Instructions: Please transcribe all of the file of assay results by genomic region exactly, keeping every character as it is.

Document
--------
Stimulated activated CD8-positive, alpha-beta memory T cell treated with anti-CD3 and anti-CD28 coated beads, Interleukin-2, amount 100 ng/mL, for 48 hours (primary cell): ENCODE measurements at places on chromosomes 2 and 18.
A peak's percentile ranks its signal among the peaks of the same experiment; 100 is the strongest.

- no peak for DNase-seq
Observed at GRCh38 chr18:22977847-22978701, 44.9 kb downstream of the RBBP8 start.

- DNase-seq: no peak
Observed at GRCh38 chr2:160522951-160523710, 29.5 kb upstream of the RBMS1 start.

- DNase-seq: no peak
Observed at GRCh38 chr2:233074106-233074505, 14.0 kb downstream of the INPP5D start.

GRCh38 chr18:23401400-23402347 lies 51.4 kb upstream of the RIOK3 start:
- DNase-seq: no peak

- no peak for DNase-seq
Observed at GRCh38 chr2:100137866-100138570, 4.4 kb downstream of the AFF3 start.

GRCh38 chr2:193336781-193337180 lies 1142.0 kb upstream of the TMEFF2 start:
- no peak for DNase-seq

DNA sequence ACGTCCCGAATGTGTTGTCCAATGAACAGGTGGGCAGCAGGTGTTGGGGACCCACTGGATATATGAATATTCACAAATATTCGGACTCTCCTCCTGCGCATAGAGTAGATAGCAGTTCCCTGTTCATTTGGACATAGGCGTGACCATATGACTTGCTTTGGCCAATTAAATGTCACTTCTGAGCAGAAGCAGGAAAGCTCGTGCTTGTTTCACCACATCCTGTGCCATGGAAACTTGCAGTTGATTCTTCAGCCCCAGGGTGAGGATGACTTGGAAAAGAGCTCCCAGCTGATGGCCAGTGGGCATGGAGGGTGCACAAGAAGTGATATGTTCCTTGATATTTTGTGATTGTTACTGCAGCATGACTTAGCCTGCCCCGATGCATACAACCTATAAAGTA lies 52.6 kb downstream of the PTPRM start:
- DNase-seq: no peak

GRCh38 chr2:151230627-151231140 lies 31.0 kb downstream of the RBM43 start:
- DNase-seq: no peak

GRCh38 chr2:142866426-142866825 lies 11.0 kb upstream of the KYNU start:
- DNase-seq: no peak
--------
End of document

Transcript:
Stimulated activated CD8-positive, alpha-beta memory T cell treated with anti-CD3 and anti-CD28 coated beads, Interleukin-2, amount 100 ng/mL, for 48 hours (primary cell): ENCODE measurements at places on chromosomes 2 and 18.
A peak's percentile ranks its signal among the peaks of the same experiment; 100 is the strongest.

- no peak for DNase-seq
Observed at GRCh38 chr18:22977847-22978701, 44.9 kb downstream of the RBBP8 start.

- DNase-seq: no peak
Observed at GRCh38 chr2:160522951-160523710, 29.5 kb upstream of the RBMS1 start.

- DNase-seq: no peak
Observed at GRCh38 chr2:233074106-233074505, 14.0 kb downstream of the INPP5D start.

GRCh38 chr18:23401400-23402347 lies 51.4 kb upstream of the RIOK3 start:
- DNase-seq: no peak

- no peak for DNase-seq
Observed at GRCh38 chr2:100137866-100138570, 4.4 kb downstream of the AFF3 start.

GRCh38 chr2:193336781-193337180 lies 1142.0 kb upstream of the TMEFF2 start:
- no peak for DNase-seq

DNA sequence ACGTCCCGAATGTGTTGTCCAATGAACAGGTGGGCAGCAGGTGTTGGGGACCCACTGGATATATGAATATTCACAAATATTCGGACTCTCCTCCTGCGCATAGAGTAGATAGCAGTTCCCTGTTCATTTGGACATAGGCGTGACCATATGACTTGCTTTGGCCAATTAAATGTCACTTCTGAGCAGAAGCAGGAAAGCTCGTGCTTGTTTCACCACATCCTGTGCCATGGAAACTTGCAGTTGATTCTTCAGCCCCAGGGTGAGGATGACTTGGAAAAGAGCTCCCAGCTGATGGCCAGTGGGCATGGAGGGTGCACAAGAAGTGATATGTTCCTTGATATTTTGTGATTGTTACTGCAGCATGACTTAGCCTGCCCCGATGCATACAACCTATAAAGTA lies 52.6 kb downstream of the PTPRM start:
- DNase-seq: no peak

GRCh38 chr2:151230627-151231140 lies 31.0 kb downstream of the RBM43 start:
- DNase-seq: no peak

GRCh38 chr2:142866426-142866825 lies 11.0 kb upstream of the KYNU start:
- DNase-seq: no peak